Where to buy your Samsung 960 EVO or PRO M.2 NVMe SSDs, featuring the latest ordering and availability info

Posted by Paul Braren on Nov 30 2016 (updated on Dec 3 2016) in
  • Storage
  • HomeLab
  • HomeServer
  • My original order for a 960 EVO 1TB was made on samsung.com back on October 17th, the first day pre-orders began anywhere. It's still on backorder. This article is about what's happened since, contents subject to change throughout December. These are affiliate links, for these drives that work great in VMware (built in driver) and Hyper-V (download/install Samsung's NVMe driver). Recent Linux distros that I also tested with NVMe, like RHEL and SLES, provide excellent speeds as well, using native drivers.


    Availability of the 960 series is a mixed bag right now, with many sites improving their ship date estimates by 2 weeks. Yes, on Nov 30th, most ETAs said early January, and one day later, many estimates moved mid-December. I also just discovered that the elusive EVO 1TB can now be pre-ordered at B&H and Newegg, details below. Just placed my new 1TB 960 EVO at B&H order, and once I get ship notification, I'll cancel my other back-order at samsung.com, since they don't charge until they ship anyway. Article title that originally included "ETA 2017?" has now been updated accordingly.

    Order Samsung 960 EVO M.2 NVMe SSD in 250GB, 500GB, 1TB

    • Amazon preorder 250GB, 500GB or 1TB "This item will be released on December 11, 2016."
    • B&H preorder 250GB, 500GB, 1TB "Expected availability: Dec 8, 2016", charged when ordered.
    • Newegg preorder 250GB, 500GB, 1TB "Ships After 12/13/2016", charged when shipped.
    • Samsung can't pre-order 250GB, 500GB, or 1TB "This product is currently out of stock", charged when shipped.

    Order Samsung 960 PRO M.2 NVMe SSD in 512GB, 1TB, 2TB

    • Amazon preorder 1TB, and 2TB "This item will be released on January 1, 2017"
      Can't pre-order 512GB, "Currently unavailable."
    • B&H preorder 512GB, 1TB, 2TB "Expected availability: Dec 8, 2016."
    • Newegg preorder 1TB, 2TB "Release Date: 1/2/2017."
      Can't pre-order 500GB "OUT OF STOCK"
    • Samsung preorder 1TB, "Product will ship week of Jan 1, 2017", charged when shipped.
      Can't pre-order 512GB or 2TB, button says "Where to Buy?" that doesn't work.
    2016-12-03_18-37-48-8us1dNeuv8c
    See Samsung's brief YouTube teaser.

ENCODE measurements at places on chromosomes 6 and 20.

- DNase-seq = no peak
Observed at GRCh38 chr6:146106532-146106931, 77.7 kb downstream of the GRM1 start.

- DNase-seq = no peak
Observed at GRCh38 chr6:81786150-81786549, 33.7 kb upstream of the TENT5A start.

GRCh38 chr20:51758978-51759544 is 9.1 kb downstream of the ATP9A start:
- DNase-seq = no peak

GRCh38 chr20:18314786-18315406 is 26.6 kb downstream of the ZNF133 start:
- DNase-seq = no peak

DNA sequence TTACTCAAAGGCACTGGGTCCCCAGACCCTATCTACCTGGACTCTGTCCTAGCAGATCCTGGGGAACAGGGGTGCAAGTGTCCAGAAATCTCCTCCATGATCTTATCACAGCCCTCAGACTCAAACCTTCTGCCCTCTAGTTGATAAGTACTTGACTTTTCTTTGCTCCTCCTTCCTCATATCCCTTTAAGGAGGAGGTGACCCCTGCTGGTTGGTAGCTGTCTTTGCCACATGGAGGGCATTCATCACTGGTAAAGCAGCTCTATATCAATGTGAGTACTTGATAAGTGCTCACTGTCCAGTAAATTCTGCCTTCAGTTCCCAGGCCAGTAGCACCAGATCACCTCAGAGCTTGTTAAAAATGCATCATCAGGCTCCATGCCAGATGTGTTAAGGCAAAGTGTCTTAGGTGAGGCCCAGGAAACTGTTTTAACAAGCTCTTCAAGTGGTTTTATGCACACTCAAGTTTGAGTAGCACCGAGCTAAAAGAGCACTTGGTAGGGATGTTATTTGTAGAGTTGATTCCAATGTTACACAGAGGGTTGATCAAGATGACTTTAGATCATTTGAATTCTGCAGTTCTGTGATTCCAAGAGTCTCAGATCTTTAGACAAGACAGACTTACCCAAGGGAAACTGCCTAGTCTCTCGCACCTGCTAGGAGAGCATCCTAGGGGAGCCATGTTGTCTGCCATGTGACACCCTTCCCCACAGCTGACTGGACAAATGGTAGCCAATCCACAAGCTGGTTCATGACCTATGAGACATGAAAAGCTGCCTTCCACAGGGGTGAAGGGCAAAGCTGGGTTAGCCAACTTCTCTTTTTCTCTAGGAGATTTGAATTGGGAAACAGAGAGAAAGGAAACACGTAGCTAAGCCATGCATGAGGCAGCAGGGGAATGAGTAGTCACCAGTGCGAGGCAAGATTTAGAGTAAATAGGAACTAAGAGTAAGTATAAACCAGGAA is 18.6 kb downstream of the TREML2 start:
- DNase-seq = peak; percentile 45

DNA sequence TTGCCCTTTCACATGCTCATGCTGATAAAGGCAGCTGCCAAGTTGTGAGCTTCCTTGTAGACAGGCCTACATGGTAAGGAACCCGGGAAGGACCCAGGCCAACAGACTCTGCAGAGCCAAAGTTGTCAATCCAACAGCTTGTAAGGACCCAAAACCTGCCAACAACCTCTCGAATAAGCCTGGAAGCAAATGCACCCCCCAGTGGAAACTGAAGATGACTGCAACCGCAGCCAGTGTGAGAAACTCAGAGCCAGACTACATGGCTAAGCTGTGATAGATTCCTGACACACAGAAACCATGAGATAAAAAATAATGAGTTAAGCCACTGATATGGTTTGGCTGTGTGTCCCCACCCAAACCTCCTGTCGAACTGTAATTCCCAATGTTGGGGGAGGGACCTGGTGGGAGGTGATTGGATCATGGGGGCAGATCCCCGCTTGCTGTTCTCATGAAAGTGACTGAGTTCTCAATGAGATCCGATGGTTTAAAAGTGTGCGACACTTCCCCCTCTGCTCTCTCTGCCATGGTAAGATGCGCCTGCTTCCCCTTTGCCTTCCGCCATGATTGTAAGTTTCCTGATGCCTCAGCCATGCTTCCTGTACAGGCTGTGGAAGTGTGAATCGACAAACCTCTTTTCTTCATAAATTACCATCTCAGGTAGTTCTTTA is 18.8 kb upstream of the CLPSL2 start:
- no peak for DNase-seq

Backstory

    2016-11-30_21-44-43

    Back in 2015, I fell for the extreme performance of my first and only Samsung 950 PRO M.2 NVMe 512GB SSD, leaving my much slower 9265-8i RAID days behind me. See also World's fastest consumer SSD - Samsung 950 PRO M.2 NVMe benchmark results.

    Given VMware's enterprise and performance focus, they traditionally favored decent RAID adapters with good queue depths, for improved performance over any SATA attached drive for your VMFS datastores. With the arrival of NVMe, this need for RAID controllers in the home lab all changed, as VMware explains very recently:

    NVMe devices are increasingly becoming the primary storage interface for flash-based storages due to its well-designed, low overhead storage protocol and its ability to support scalable IO on multi-core processors.

    Knowing I'd have a second cluster node someday, and being totally spoiled by the speeds, my wait for an affordable and performant second NVMe drive in 1TB capacity began. None existed affordably, only hints the 950 PRO might be made in a 1TB size someday. Turns out that will never happen, not in the 950 PRO series anyway. Samsung's summer 2016 announcement of the new 960 product line cleared up that long mystery, with 1TB and 2TB variants seemingly "coming soon."

    960-EVO-still-of-animated-image
    click to see Samsung's little 960 EVO animation

    VMware Support

    Warning
    These are consumer drives that will likely never join the NVMe based storage on the the vSAN HCL, with things missing, like enterprise prices, and big supercapacitors (for full power loss protection). This doesn't mean you can't try them with vSAN, I'm just talking about support here. That said, these consumer drives have pretty amazing TBW (Terabytes Written) ratings (which enterprise SSDs want, and vSAN needs), checking in at 400 TBW for the 1TB EVO and 1.2PB for the PRO!